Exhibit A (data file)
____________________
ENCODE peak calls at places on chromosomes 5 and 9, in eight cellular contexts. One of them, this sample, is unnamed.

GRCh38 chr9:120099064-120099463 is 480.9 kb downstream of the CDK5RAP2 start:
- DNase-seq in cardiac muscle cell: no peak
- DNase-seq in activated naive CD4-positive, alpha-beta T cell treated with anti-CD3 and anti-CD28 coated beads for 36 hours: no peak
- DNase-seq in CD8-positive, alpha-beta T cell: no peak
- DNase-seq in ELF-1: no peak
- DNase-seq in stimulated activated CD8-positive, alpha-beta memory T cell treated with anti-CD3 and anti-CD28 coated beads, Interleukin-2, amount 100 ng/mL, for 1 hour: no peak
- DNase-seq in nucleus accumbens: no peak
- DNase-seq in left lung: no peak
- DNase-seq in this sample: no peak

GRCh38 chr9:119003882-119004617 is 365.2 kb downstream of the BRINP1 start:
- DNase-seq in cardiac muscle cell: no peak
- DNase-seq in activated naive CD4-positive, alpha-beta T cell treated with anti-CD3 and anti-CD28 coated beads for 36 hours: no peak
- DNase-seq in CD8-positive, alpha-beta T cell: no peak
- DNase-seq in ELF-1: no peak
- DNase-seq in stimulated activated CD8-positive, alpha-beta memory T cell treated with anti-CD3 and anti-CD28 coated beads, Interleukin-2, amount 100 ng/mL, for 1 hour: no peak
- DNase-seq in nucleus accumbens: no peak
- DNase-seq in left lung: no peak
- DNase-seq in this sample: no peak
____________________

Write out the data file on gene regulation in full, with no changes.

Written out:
ENCODE peak calls at places on chromosomes 5 and 9, in eight cellular contexts. One of them, this sample, is unnamed.

GRCh38 chr9:120099064-120099463 is 480.9 kb downstream of the CDK5RAP2 start:
- DNase-seq in cardiac muscle cell: no peak
- DNase-seq in activated naive CD4-positive, alpha-beta T cell treated with anti-CD3 and anti-CD28 coated beads for 36 hours: no peak
- DNase-seq in CD8-positive, alpha-beta T cell: no peak
- DNase-seq in ELF-1: no peak
- DNase-seq in stimulated activated CD8-positive, alpha-beta memory T cell treated with anti-CD3 and anti-CD28 coated beads, Interleukin-2, amount 100 ng/mL, for 1 hour: no peak
- DNase-seq in nucleus accumbens: no peak
- DNase-seq in left lung: no peak
- DNase-seq in this sample: no peak

GRCh38 chr9:119003882-119004617 is 365.2 kb downstream of the BRINP1 start:
- DNase-seq in cardiac muscle cell: no peak
- DNase-seq in activated naive CD4-positive, alpha-beta T cell treated with anti-CD3 and anti-CD28 coated beads for 36 hours: no peak
- DNase-seq in CD8-positive, alpha-beta T cell: no peak
- DNase-seq in ELF-1: no peak
- DNase-seq in stimulated activated CD8-positive, alpha-beta memory T cell treated with anti-CD3 and anti-CD28 coated beads, Interleukin-2, amount 100 ng/mL, for 1 hour: no peak
- DNase-seq in nucleus accumbens: no peak
- DNase-seq in left lung: no peak
- DNase-seq in this sample: no peak